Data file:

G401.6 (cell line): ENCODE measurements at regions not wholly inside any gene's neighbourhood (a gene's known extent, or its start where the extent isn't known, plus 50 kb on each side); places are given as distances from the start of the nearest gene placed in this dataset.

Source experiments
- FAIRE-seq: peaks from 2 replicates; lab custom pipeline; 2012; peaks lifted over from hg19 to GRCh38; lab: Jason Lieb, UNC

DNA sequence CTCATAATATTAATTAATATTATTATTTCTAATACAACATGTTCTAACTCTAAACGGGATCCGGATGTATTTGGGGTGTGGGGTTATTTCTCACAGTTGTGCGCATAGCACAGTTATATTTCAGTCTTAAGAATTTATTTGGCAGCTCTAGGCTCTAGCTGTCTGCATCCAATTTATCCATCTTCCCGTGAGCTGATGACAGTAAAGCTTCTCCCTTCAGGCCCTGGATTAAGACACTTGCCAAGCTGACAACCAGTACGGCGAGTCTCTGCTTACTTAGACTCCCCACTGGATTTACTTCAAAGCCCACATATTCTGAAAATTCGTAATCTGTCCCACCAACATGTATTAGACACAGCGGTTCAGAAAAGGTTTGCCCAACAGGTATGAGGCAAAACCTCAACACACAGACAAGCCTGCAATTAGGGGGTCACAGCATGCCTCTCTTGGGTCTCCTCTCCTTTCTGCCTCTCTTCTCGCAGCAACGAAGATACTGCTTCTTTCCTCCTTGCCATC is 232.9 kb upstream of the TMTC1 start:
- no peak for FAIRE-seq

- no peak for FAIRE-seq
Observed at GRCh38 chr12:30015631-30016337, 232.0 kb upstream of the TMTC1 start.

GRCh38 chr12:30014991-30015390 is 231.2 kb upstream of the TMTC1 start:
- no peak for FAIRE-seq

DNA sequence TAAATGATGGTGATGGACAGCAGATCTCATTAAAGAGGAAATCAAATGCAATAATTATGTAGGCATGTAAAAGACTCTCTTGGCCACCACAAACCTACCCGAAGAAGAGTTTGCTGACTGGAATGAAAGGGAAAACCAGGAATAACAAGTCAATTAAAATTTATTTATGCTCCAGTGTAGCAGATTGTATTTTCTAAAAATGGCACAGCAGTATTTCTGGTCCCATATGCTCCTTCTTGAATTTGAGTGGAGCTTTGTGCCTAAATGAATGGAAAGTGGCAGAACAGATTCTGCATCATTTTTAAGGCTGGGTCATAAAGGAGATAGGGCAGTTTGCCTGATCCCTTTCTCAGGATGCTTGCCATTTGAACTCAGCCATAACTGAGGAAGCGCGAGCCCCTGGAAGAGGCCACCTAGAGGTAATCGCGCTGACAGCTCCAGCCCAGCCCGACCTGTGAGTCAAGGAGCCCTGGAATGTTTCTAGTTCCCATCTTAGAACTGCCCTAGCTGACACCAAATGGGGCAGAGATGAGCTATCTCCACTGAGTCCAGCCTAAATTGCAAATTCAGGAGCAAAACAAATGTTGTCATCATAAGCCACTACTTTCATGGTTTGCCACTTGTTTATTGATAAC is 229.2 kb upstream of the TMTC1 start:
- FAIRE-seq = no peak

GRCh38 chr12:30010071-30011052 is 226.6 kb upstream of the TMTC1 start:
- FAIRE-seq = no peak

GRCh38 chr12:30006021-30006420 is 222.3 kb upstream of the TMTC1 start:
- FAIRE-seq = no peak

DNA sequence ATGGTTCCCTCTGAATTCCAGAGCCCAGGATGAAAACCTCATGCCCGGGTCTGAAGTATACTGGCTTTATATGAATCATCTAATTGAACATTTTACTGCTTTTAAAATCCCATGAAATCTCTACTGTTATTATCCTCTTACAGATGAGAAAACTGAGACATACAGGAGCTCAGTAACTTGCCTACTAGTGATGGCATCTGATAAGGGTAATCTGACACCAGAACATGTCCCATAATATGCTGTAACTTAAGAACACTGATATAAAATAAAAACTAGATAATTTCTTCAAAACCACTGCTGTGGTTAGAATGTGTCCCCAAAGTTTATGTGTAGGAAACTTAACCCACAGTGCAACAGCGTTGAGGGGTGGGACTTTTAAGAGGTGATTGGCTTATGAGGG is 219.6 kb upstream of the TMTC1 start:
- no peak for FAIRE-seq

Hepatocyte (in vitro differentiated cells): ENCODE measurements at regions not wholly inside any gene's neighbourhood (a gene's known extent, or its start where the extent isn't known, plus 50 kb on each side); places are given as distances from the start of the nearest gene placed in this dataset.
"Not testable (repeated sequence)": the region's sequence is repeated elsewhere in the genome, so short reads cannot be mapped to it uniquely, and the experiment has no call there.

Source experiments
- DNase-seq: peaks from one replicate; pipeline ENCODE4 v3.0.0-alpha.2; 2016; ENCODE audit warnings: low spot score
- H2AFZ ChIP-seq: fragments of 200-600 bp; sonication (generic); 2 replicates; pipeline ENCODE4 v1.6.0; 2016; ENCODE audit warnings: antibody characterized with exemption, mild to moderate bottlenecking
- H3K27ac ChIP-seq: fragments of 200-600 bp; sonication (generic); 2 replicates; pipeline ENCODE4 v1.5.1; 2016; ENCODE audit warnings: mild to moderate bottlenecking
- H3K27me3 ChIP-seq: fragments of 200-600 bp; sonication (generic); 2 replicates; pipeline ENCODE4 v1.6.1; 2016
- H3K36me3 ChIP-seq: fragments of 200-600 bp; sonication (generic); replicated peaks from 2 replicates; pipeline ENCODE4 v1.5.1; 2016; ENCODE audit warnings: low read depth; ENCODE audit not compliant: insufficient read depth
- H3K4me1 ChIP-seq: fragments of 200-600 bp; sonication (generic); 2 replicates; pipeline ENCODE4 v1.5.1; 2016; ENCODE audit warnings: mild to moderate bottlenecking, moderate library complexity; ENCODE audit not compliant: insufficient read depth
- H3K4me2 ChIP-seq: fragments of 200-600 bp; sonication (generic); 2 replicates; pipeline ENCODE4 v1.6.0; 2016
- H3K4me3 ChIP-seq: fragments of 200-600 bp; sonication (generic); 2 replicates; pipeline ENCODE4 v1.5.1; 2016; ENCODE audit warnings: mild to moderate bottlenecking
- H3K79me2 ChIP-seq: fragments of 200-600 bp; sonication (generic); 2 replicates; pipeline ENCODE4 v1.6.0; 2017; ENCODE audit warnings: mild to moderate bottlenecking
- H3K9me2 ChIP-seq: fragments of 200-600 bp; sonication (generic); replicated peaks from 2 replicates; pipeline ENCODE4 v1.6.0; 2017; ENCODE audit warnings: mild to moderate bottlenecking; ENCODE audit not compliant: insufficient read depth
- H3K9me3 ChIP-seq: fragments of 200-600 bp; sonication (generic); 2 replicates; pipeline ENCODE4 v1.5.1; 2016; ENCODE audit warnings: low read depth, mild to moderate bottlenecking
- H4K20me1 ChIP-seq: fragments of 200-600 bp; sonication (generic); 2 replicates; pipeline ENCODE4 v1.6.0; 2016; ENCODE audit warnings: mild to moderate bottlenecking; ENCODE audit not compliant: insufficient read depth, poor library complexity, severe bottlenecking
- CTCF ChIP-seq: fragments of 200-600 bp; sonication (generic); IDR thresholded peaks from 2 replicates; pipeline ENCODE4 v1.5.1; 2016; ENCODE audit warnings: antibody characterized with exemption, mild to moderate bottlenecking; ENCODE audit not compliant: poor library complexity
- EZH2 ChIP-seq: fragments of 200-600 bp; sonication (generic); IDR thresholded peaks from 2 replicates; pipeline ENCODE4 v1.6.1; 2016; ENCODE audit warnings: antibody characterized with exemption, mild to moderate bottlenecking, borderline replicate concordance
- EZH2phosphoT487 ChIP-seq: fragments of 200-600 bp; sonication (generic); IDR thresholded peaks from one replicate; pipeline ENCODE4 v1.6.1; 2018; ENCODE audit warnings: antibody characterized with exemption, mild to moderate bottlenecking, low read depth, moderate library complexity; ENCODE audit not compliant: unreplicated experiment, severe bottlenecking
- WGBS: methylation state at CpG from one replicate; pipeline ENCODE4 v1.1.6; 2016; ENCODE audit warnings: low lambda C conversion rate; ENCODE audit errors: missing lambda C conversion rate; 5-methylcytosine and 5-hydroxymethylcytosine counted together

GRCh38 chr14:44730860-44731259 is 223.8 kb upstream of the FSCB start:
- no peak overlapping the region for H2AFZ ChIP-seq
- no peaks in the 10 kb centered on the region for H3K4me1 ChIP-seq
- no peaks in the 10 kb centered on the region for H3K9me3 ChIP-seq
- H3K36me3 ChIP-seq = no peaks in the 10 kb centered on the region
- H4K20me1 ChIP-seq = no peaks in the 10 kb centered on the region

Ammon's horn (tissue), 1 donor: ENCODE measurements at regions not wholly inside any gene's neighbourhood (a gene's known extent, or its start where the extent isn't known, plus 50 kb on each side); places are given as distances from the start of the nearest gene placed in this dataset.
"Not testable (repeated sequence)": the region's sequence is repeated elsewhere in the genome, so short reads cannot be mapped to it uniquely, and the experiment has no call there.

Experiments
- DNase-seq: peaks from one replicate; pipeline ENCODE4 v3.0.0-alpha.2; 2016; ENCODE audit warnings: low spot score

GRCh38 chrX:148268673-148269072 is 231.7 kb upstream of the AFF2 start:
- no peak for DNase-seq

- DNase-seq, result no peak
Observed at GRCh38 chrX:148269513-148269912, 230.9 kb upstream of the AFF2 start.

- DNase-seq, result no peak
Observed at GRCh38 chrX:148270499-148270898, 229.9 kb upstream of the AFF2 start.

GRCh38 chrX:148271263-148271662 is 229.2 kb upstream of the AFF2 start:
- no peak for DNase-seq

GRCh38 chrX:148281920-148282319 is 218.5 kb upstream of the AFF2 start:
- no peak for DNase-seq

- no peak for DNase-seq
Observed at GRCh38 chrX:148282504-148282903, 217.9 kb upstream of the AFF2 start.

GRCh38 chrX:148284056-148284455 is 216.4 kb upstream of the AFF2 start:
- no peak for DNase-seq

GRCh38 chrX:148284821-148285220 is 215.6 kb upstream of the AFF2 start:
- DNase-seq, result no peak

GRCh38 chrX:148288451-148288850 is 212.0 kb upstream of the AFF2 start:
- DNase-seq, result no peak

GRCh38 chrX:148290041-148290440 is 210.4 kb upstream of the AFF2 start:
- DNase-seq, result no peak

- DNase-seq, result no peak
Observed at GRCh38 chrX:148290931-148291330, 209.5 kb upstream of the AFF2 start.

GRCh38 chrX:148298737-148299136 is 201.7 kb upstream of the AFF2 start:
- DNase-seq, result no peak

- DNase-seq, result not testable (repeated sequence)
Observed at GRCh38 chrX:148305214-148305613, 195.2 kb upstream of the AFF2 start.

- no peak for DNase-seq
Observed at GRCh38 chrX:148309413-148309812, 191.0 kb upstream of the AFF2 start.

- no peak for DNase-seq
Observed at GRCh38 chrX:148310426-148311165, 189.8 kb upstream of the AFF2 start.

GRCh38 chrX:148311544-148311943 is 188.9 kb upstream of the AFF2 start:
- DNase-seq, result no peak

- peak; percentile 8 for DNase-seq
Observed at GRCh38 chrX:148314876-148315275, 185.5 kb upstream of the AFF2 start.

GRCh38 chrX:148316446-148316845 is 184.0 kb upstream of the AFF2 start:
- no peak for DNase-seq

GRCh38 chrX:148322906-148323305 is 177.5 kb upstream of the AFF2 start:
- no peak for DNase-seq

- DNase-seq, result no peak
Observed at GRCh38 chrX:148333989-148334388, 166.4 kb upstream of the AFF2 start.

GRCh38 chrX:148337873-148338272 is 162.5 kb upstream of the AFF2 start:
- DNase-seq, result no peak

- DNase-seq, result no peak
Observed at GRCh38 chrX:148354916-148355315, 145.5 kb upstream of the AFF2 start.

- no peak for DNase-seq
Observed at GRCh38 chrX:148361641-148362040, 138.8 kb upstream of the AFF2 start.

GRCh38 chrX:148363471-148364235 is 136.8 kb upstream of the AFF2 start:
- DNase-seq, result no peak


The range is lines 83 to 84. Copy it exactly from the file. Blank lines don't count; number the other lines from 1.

GRCh38 chrX:148322906-148323305 is 177.5 kb upstream of the AFF2 start:
- no peak for DNase-seq